Monsanto helping solve the Rubik’s Cube of farming

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“Farming is like trying to solve a Rubik’s Cube,” according to Ted Crosbie, Monsanto, vice-president global plant breeding.

The more closely a farmer comes to solving the cube, the higher the optimal yields while using the fewest resources, and completely solving the cube would be the highest optimal yields utilizing advanced agronomic practices, seed genetics and innovative on-farm technology.

“In any given year, even a year like this one, if we had tweaked things just right, we would have gotten another 10 bushels or 20 bushels, and in a good year maybe more than that. So, what IF (Monsanto’s Integrated Farming System) is really aimed at doing is figuring out that Rubik’s Cube,” said Crosbie.

The vice-president made his comments in a presentation earlier this fall when he noted that Monsanto is a biology company that has delved into being specialists in soil science and planting equipment, too. This expertise is coming about because of Monsanto’s IF team emphasis on soils and Monsanto’s purchase of Precision Planting, Inc.

During the 2012 growing season, because of the drought, in soil across fields and within small areas of fields, variations were easily visible. A slight hillside was the easiest place to see this variation. Crosbie explained that the variation could not be explained simply because of differences in soil type.

“Haven’t you seen more variation than you’ve ever seen on a soil map? More variation is out there and yield potential than you’ve ever seen in a standard soil map,” Crosbie said. “This year it was unmistakable that when God and the glaciers got done making soil, it wasn’t made uniform. So, you see all that variation out there.

The Monsanto IF team’s first step was to come up with a breakthrough “better way to map a field.” He said, “We needed a different map. If you sit in a combine, and you watch that yield monitor as you go across the field, and you know the soil map, there is not very much correlation between the changes in yield and that 50-year-old soil map.”

The second step for assisting farmers in selecting seed is testing germplasm across variable soil rather than on the best soil with the least variability. “If all this soil variation is true, and with the ability to create special yield maps, the new testing approach at Monsanto is to run our plots across all the variation. We can slice it and dice it and make comparisons within any zone,” Crosbie said.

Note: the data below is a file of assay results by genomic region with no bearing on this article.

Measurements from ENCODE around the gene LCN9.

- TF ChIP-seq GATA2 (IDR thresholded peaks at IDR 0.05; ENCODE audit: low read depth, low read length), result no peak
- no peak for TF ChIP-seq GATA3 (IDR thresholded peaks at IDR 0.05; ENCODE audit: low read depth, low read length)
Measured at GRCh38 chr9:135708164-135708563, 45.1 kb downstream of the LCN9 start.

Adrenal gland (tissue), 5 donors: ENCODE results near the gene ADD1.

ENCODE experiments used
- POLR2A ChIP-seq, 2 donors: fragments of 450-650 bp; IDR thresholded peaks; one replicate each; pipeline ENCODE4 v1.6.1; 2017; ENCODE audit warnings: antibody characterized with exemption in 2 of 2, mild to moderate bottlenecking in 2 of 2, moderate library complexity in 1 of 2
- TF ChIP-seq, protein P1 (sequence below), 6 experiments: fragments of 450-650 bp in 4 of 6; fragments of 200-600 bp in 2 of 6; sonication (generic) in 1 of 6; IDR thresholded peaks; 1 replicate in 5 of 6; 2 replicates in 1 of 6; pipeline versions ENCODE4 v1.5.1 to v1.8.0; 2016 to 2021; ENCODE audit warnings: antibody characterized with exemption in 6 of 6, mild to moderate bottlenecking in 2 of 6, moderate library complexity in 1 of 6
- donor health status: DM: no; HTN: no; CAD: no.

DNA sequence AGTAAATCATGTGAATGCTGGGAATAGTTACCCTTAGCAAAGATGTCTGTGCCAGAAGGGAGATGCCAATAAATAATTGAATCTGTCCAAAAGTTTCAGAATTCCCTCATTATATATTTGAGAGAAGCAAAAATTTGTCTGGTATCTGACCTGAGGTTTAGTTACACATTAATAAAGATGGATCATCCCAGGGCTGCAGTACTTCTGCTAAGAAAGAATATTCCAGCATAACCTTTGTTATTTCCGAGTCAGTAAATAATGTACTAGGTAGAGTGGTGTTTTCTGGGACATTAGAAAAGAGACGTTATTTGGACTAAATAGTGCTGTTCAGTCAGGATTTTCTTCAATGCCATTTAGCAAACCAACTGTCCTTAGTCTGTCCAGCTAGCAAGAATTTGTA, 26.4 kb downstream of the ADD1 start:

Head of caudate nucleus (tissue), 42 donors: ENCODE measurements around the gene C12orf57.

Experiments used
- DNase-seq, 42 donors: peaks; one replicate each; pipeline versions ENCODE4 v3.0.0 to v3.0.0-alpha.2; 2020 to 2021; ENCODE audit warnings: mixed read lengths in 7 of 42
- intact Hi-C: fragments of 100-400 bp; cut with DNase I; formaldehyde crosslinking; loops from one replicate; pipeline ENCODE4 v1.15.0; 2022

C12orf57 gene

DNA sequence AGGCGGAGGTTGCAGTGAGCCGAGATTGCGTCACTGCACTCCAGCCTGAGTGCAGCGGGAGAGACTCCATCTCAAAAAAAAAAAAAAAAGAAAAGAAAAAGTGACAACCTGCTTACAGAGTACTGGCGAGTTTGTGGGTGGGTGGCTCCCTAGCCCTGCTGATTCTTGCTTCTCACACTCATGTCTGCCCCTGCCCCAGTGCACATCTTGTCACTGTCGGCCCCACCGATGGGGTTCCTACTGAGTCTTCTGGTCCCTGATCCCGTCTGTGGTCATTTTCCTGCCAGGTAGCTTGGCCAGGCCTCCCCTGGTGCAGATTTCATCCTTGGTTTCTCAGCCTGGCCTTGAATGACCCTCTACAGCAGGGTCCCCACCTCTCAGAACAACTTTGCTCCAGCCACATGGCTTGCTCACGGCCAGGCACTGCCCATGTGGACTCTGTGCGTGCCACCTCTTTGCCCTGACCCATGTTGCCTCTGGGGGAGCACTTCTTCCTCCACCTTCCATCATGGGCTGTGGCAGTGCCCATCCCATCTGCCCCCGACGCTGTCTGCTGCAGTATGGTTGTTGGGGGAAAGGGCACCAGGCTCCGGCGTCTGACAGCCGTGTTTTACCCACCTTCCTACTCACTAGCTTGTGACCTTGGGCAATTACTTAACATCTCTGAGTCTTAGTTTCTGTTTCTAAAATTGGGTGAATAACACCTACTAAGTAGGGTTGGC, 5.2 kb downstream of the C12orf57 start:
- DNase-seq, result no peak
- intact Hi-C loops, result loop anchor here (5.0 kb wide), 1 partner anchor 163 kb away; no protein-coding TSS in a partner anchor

Third success for the IF team is to chose the right germplasm product (seed) for specific field’s variations. For corn, it is “hybrid match based on a genetics suitability index.” He said, “We run our whole pipeline, all of our hybrids across all the soil variation and analyze data so that we can figure out which hybrids are better matched to each individual field. That is a gigantic database.”

These three determinations by the IF team now leads to specific Field Scripts—right germplasm to the soil variation—but the planter is a key component for yield that until Monsanto purchased Precision Planting had not been addressed. Now, Monsanto is much more than a company only focused on biology. The vice-president said, “We realized that corn planters aren’t planting accurately enough, by and large, to actually deliver all the yield from those (Monsanto) Field Scripts.”

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US  |  October, 29, 2012 at 09:11 AM

Regrettably all done for profit. If this is a miracle from above, as it sounds here, why are so many farmers in India committing suicide?

manhattan, ks.  |  October, 31, 2012 at 06:15 PM

Dave-I guess you don't work for money then right (aka profit)? You must be one of those rare people who doesn't have any bills to pay. Why exactly are farmers in India committing suicide? Nice random comment that makes no sense or has no information to back it up. People commit suicide all around the world is it all Monsanto's fault? How about if they farm but don't use Monsanto products? You must be another looney blaming some company for all the random evils in the world. Please when you comment make sure its valid for the topic.

November, 01, 2012 at 11:33 AM

Dr. Crosbie makes a very valid point that a lots of variability occur in soils, especially those soils formed in glacial deposited materials. However, we need to remember that most soil maps in the midwest U.S. are at a scale of 1:15840 or 1:12000 and that is why they are named soil surveys. If producer decides to identify the detailed soil variability that occurs across the landscape then a soil map at a scale of 1:100 or 1:200 or necessary. And of course the cost of these detailed, high intensity, soil maps are several magnitudes of order above the standard soil survey maps.

November, 01, 2012 at 02:40 PM

Crosbie, it is best you just stick to genetics and to the monoculture growing system with Roundup you know. This is your strength. Do not try to explain agronomy and crop production when you guys have never done this. Contrary to your comments, yields can be directly correlated to the soil type / landscape, especially when abiotic stress in put on a crop. It maybe time to get new soil scientists, or better yet, get some agronomists and plant nutritionists who can help explain things to you and hopefully help express the genetic potential of your seed varieties.


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